8 PM October 7th, Seattle University
Mustafa Akyol is a columnist for two Turkish newspapers, Hürriyet Daily News and Star. His articles have also appeared in Foreign Affairs, Newsweek, Washington Post and Wall Street Journal. He studied political science and history at the Bogaziçi University in Istanbul, where he still lives. His book, Islam without Extremes: A Muslim Case for Liberty, an argument for "Muslim liberalism," was published by W.W. Norton in July 2011.
Book Reviews: "Informative at every turn, the author lifts the veil on the beautiful truths and harsh realities of a faith at war with itself, and ever-evolving in its interpretations and executions." -- Kirkus Book Reviews
"A delightfully original take on Turkey and on the prospects for liberal democracy in the broader Islamic Middle East." -- Wall Street Journal
"Akyol clarifies the complexities and contradictions of Islam in this indispensable book. He demonstrates how the harsh tribal cultures of the Arabian desert shaped Islam for centuries often at odds with the Qur'an... This even-handed scholarly work... makes Islam accessible to Western readers." -- Publishers Weekly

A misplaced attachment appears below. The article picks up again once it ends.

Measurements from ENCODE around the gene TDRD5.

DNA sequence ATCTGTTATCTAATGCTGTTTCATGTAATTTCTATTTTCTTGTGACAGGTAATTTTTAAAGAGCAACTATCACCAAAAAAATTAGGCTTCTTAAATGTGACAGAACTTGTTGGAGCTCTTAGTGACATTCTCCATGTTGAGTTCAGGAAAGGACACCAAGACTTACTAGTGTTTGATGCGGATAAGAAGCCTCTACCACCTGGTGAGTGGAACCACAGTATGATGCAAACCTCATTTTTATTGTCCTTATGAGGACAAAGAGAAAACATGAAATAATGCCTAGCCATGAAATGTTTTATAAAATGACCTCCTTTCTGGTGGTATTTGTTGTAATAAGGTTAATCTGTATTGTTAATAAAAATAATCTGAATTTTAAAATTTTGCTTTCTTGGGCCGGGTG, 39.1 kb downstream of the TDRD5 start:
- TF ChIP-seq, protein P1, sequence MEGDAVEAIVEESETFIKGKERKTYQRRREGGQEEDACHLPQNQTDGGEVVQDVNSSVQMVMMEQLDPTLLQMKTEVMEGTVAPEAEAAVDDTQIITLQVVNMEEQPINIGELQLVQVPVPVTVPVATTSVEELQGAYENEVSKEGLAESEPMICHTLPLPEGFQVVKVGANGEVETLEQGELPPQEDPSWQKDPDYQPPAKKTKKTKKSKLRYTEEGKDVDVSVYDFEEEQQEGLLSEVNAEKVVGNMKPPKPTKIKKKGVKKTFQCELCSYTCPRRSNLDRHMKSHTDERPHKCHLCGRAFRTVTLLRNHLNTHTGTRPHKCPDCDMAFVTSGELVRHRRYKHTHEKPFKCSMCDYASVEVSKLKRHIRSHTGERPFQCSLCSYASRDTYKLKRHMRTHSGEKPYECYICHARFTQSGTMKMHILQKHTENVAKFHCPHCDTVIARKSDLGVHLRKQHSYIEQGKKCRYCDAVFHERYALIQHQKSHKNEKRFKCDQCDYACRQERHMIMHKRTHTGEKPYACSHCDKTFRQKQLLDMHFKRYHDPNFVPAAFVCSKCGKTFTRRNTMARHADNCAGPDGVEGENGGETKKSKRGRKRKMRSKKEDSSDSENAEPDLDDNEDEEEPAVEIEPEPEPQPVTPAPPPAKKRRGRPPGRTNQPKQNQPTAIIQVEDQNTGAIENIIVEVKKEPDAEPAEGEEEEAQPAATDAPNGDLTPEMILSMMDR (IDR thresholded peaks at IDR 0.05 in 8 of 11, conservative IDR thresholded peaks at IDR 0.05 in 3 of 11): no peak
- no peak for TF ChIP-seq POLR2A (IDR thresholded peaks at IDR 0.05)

From furious reactions to the cartoons of Prophet Muhammad to the suppression of women, news from the Muslim world begs the question: is Islam incompatible with freedom? With an eye sympathetic to Western liberalism and Islamic theology, Mustafa Akyol traces the ideological and historical roots of political Islam. The years following Muhammad's passing in 632 AD saw an intellectual "war of ideas" rage between rationalist, flexible schools of Islam and the more dogmatic, rigid ones. The traditionalist school won out, fostering perceptions of Islam as antithetical to modernity. However, through his careful reexamination of the currents of Muslim thought, Akyol discovers a flourishing of liberalism in the nineteenth-century Ottoman Empire and the unique "Islamo-liberal synthesis" of present-day Turkey. Only by accepting a secular state, he powerfully asserts, can Islamic societies thrive. Persuasive and inspiring, Islam without Extremes offers a desperately needed intellectual basis for the reconcilability of Islam and religious, political, economic, and social freedoms.
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